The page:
Kimchi Nabe (pronounced something like a short "nah-bay") is one of our long-time Nabe Party favorites, along with Sukiyaki and Shabu-shabu. We always cook it on a portable gas hob on the low table where everyone can sit around and reach it easily, adding more of each ingredient as the pot empties. Nabe parties are the best for conversation and slow, social eating - and they're always full of vegetables, which makes them healthy (and cheap)!
I don't know enough about cooking to say exactly why, but Kimchi nabe tastes amazing, every time.
(Is that the effect of the Kimchi Umami?)
And don't worry if you can't handle very spicy food - last time I just used less kimchi, and our 2-year-old had no problem!
Kimchi nabe is extremely easy to make, and just about impossible to get it wrong. Most of the time I don't even measure the ingredients.
Kimchi Nabe Recipe (serves 4, just add more veggies and pork to serve up to 6)
100g ~ 400g Kimchi, depending on how hot or mild you like it
300g pork (thinly sliced)
Enoki Mushrooms (I used Shimeji this time, they're great too!)
+/-Moyashi bean sprouts
+/-A bundle of Harusame (Bean thread vermicelli, often used in Vietnamese cooking) soaked in hot water and drained
1~2 tsp garlic
1~2 tsp ginger
1 Tbsp sesame oil
1 Tbsp sake
1 Tbsp miso paste
1 Tbsp ground sesame seeds
2 tsp chicken stock powder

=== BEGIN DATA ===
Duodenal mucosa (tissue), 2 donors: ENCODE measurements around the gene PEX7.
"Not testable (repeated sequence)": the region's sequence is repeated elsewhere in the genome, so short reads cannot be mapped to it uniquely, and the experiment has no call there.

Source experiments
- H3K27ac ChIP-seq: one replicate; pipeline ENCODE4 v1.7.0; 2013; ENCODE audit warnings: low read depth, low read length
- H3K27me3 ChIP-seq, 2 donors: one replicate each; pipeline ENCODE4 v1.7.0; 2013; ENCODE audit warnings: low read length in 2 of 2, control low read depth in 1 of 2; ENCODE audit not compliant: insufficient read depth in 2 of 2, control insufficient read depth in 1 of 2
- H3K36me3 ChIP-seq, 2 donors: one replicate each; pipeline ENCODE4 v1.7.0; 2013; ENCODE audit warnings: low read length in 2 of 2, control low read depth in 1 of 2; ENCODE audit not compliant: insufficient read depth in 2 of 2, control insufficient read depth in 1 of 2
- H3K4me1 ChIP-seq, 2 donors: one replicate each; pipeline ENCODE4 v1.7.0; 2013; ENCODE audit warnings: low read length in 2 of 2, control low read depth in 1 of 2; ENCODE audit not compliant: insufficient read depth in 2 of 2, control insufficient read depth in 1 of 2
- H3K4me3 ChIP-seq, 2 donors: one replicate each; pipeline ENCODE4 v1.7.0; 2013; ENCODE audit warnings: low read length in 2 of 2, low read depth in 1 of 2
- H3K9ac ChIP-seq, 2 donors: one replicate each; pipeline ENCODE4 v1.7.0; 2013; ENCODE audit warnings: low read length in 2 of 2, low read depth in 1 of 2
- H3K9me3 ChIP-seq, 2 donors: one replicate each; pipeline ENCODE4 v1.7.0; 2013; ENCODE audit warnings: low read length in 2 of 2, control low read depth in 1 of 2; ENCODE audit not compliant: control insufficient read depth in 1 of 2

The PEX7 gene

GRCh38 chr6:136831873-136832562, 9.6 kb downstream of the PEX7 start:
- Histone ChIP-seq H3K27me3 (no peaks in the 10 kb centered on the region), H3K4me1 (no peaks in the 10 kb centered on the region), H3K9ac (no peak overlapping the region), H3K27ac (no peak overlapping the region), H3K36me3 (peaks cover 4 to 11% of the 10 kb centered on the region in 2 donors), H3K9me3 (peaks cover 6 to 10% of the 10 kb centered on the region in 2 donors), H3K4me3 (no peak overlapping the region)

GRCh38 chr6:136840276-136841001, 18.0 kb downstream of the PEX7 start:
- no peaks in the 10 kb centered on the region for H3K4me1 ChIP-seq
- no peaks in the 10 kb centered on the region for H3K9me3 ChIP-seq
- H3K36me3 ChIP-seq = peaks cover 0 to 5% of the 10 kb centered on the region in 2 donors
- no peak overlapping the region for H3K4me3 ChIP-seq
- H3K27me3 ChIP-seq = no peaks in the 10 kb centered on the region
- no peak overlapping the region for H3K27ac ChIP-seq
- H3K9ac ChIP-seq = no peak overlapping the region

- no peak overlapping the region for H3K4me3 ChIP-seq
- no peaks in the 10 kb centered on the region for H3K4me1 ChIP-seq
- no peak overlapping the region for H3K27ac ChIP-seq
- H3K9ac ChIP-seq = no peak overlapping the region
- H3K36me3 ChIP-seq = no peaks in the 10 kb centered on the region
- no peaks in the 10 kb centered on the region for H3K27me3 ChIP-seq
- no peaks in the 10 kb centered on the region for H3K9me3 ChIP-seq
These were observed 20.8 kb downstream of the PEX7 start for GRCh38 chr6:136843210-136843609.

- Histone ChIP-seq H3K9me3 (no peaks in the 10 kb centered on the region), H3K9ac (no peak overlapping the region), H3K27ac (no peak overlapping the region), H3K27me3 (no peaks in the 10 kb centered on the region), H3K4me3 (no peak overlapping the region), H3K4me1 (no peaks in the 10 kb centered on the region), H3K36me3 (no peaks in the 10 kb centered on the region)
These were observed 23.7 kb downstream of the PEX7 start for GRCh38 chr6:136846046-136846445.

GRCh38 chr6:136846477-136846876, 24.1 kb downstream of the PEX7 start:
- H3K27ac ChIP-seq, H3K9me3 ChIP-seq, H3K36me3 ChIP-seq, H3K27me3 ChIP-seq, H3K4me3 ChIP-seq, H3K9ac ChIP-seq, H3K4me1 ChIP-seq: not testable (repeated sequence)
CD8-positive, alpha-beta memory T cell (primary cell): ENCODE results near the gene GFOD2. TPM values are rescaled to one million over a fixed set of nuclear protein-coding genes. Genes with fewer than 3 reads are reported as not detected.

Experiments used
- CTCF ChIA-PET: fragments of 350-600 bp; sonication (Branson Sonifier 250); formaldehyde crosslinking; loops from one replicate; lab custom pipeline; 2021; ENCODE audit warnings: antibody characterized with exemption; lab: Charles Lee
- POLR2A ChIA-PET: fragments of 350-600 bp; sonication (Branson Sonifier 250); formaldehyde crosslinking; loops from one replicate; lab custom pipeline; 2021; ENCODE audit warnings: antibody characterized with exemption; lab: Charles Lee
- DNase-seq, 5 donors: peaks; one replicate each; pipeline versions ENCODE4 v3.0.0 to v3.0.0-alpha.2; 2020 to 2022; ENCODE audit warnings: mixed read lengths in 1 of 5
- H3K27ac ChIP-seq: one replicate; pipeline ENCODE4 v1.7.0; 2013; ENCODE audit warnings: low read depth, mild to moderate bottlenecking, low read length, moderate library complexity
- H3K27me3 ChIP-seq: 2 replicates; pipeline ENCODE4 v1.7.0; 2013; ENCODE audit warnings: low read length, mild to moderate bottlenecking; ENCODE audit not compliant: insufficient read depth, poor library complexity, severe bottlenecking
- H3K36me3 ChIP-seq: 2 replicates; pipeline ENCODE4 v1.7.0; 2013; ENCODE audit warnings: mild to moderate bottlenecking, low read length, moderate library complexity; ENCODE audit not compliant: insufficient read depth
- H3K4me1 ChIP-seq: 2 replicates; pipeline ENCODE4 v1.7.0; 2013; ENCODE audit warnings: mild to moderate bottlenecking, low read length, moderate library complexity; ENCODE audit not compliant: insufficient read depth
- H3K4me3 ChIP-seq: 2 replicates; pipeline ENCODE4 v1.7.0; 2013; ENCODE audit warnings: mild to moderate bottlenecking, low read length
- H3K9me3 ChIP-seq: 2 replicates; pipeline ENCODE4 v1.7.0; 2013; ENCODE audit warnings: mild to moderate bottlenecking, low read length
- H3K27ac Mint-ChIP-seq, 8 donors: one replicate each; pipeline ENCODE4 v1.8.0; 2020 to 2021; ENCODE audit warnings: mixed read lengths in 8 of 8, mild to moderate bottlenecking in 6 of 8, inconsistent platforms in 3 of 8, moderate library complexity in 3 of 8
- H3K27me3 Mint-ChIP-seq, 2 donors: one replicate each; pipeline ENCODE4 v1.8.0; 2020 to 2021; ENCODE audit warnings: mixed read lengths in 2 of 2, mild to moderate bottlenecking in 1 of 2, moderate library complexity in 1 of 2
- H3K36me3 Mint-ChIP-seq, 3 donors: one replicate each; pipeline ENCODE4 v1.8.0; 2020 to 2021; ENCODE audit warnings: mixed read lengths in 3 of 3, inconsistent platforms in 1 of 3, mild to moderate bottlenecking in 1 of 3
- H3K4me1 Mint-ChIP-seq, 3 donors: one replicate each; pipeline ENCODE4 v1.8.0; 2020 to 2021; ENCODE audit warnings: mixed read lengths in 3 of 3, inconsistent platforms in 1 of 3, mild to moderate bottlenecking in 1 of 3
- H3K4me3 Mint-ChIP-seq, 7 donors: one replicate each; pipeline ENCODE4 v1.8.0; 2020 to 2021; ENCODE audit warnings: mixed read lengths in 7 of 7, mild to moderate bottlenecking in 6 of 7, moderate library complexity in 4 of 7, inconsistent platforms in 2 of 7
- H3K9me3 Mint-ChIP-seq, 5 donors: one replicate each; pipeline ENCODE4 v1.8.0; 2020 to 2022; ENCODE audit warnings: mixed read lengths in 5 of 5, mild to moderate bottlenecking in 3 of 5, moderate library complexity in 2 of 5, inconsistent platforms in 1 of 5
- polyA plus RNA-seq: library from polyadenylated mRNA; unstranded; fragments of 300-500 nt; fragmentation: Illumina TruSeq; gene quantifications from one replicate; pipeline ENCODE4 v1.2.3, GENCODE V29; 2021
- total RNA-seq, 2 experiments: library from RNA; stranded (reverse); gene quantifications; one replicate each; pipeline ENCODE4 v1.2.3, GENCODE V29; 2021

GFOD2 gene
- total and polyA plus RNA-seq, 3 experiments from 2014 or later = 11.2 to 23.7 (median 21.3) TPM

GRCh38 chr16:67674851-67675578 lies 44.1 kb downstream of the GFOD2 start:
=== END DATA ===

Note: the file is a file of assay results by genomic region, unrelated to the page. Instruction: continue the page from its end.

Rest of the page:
2~3 cups boiling water
1. Season the pork: Using a spoon, scrape out some chilli etc from the kimchi (usually I find some at the top or bottom of the jar) and put it on the pork. Pour the juices from the jar of kimchee onto the pork. Add garlic, ginger and 1/2 Tbsp sesame oil to the pork. Massage it all in with your fingers. Leave the pork to marinate while you prepare the other vegetables and ingredients.
(Now, greet your guests as they've just arrived, and have them sit around the table.)
2. Heat 1/2 Tbsp sesame oil in the nabe (a wok or a frypan is great). Brown the pork, then add sake, ground sesame seeds, kimchi, water, miso paste (dissolve it in) and stock powder. Bring to the boil again, then add some of each of the vegetables and tofu, except for chives. Simmer for a few minutes, then add chives.
3. Make sure that everyone has a bowl of hot steamed rice, a torizara bowl and chopsticks, and then everyone digs in!
4. When the nabe is at least half empty, push the remaining cooked ingredients to one side, then into the open space, place some more of each ingredient.
(Torizara means a small plate or bowl for eating a shared meal. For nabe, the torizara is always a bowl, of course)
The soup is so delicious that you had better have a spoon or ladle ready so that everyone can take some soup together when transferring things to their own bowl.
If you have more than 6 people eating, you might consider making two separate nabe, so everyone can reach it easily.
Sadly, we had to leave our do-nabe (clay pot) in Australia, so I was too embarrassed to include the frypan in the photos. (恥笑)
If you don't have chives, you can substitute shallots.
...I guess you could say that Kimchi Nabe is the Japanese adaptation of Korean Kimchi Chige?
Happy Nabe Party-ing!